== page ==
Justice secretary Jack Straw has announced a crackdown on ‘irresponsible’ employment lawyers who he says are exploiting vulnerable clients by taking a large proportion of the damages they win in ‘excessive legal fees’.

The move to curb the use of contingency fee agreements in tribunals – mainly employment tribunals but also the VAT and duties tribunal – is seen as a response to pressure from trade unions unhappy with mass equal pay claims brought on behalf of public sector workers.

The Ministry of Justice is to amend the Coroners and Justice Bill to regulate such agreements, even though research published last year indicated that they throw up few major concerns (see [2008] Gazette, 4 December, 2).

Straw said: ‘Unregulated contingency fee arrangements have been stretched to breaking point by some no win, no fee lawyers, who have exploited vulnerable clients by taking huge slices out of their damages, failed to provide them with proper information, and imposed unfair terms and conditions that have locked them into unreasonable deals.’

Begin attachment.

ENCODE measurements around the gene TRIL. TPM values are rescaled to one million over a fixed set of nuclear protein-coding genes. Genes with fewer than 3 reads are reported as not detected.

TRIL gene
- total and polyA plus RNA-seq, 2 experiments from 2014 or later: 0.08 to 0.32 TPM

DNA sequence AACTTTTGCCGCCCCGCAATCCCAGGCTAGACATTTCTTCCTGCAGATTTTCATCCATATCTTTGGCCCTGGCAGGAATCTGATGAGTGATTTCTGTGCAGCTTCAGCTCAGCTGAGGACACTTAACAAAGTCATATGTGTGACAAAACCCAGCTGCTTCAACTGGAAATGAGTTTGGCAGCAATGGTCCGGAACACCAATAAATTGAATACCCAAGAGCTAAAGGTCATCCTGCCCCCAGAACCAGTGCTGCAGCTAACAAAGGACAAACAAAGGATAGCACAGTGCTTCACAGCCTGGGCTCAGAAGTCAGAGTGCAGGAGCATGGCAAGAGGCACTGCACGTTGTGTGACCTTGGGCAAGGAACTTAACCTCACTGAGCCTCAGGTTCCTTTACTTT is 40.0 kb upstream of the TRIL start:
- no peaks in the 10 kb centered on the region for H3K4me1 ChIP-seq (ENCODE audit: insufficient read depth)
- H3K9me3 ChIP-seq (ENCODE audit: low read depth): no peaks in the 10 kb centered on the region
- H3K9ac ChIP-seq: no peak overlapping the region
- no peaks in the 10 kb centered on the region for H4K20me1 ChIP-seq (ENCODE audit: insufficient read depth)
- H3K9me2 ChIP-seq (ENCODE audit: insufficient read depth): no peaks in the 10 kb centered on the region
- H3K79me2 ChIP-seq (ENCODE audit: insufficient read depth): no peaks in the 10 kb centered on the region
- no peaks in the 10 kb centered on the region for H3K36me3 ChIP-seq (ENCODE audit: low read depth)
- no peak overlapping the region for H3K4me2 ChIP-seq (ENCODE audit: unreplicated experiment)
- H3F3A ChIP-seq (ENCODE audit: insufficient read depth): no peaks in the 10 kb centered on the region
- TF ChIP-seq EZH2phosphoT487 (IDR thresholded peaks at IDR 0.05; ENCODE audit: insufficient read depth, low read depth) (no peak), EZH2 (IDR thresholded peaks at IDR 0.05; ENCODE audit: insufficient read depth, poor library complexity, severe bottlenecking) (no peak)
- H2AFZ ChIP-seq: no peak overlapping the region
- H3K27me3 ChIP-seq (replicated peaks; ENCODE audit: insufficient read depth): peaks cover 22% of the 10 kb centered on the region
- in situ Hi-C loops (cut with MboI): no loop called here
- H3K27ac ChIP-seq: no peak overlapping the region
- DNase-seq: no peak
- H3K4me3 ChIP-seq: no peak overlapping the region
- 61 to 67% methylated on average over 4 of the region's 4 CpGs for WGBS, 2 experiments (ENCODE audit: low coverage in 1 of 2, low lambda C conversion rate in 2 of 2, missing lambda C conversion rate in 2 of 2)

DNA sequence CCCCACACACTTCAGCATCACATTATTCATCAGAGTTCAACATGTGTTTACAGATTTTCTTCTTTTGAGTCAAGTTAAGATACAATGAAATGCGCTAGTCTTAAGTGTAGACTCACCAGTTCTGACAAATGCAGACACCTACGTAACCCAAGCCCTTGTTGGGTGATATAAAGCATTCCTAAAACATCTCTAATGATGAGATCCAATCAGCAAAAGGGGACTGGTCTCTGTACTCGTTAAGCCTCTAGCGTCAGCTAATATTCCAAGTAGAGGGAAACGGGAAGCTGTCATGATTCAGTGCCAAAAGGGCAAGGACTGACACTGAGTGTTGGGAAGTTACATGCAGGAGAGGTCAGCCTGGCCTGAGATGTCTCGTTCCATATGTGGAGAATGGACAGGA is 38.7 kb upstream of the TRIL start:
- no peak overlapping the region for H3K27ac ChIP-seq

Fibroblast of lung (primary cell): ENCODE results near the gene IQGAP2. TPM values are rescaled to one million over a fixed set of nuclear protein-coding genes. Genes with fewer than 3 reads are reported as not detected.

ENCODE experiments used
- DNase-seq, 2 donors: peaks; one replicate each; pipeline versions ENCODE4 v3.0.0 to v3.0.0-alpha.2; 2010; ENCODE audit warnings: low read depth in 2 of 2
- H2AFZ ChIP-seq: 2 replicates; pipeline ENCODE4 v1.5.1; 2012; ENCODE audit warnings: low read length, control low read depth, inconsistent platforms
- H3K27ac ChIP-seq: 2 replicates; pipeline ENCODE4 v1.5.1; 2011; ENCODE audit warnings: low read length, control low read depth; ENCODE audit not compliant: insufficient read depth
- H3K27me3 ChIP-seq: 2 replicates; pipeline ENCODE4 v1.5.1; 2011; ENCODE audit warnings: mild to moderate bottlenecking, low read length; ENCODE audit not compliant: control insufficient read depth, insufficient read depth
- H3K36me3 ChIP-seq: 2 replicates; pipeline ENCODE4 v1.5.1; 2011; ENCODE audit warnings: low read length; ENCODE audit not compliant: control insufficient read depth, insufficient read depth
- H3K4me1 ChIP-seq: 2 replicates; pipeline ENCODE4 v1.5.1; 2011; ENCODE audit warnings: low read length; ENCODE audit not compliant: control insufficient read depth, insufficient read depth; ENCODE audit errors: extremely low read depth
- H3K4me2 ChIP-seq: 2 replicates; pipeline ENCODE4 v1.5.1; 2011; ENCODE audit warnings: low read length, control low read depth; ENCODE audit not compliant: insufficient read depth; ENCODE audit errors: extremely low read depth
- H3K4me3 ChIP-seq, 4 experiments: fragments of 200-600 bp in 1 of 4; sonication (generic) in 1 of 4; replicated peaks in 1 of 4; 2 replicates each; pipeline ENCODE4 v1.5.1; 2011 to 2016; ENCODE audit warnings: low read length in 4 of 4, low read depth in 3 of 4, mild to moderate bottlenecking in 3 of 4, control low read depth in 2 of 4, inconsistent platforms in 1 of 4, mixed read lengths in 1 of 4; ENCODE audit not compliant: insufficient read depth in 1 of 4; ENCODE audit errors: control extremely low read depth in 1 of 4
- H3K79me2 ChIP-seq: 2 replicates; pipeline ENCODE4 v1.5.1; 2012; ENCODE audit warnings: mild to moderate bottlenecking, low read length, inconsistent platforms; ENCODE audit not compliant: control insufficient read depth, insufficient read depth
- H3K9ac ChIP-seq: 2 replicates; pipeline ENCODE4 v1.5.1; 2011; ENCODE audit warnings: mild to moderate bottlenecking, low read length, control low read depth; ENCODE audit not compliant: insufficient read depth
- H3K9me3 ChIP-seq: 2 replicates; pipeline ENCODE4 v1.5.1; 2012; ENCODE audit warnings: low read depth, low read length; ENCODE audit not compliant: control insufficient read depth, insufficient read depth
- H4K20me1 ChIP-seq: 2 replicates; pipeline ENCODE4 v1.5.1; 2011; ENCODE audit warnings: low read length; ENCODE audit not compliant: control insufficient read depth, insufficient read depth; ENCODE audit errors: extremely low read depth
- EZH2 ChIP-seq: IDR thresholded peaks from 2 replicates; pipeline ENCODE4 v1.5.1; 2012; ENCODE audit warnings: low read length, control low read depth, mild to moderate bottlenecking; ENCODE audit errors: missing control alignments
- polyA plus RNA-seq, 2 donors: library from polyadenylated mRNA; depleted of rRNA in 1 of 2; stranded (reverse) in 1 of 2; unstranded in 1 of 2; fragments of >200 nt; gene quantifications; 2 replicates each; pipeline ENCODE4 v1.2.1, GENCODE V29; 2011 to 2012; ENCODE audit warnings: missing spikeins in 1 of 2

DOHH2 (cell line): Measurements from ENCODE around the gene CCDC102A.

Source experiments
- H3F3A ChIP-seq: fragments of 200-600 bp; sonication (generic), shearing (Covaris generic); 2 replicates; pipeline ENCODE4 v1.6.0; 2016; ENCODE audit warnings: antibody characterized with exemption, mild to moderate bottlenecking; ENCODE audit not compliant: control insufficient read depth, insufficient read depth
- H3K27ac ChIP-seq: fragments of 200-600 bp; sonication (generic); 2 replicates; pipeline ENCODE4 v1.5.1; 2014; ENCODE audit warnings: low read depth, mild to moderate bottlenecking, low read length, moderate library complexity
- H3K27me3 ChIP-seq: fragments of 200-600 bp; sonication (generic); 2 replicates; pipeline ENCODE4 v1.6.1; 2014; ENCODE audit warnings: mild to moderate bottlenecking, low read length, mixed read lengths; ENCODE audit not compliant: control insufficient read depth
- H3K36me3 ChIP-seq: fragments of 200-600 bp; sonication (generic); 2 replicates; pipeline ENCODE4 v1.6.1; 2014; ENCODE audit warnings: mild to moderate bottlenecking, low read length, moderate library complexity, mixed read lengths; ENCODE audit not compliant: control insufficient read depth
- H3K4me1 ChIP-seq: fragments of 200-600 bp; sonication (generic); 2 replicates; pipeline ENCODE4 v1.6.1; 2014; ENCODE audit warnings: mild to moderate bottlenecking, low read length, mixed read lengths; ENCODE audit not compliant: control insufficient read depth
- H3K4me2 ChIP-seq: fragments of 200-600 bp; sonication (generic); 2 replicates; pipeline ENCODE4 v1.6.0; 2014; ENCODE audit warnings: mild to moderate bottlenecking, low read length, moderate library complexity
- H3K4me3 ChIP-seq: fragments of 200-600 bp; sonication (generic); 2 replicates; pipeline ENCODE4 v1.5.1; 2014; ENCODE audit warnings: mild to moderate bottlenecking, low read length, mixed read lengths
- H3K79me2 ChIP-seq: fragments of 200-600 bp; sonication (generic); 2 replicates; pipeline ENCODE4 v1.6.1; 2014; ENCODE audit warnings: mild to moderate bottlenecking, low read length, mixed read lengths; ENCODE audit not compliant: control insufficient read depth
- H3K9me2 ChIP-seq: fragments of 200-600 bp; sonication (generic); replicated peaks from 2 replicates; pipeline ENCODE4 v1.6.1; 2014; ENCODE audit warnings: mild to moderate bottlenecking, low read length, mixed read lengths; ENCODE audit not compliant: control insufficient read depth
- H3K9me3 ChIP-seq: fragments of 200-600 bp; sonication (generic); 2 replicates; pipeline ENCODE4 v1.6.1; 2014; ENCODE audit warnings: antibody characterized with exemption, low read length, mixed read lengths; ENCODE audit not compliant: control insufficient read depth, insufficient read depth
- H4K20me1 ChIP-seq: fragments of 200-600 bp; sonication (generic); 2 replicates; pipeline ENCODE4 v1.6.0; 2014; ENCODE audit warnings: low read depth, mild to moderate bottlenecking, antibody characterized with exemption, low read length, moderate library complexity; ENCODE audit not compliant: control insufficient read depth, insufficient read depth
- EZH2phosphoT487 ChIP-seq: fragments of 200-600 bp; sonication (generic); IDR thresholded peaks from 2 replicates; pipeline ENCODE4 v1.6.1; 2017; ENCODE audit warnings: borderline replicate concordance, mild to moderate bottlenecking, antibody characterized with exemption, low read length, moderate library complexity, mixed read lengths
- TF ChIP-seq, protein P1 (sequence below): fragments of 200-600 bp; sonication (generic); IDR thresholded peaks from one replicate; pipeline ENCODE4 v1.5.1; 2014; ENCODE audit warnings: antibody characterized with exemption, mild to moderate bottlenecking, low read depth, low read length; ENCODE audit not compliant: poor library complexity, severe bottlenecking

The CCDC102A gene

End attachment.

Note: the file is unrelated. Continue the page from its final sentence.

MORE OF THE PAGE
In a press interview, Straw went further, saying that some employment lawyers had acted ‘irresponsibly’. He said he is pressing ahead with regulation now, notwithstanding Lord Justice Jackson’s review of civil costs, which is investigating contingency fees.

Regulation will include a cap on the percentage of damages a lawyer can take. Lawyers will also have to provide clear information on total costs, clarify deductions from damages, and provide explicit information on alternative funding methods.

Newcastle solicitor Stefan Cross, who has become synonymous with equal pay claims, said he already complies with these requirements and that a cap could be a restrictive practice.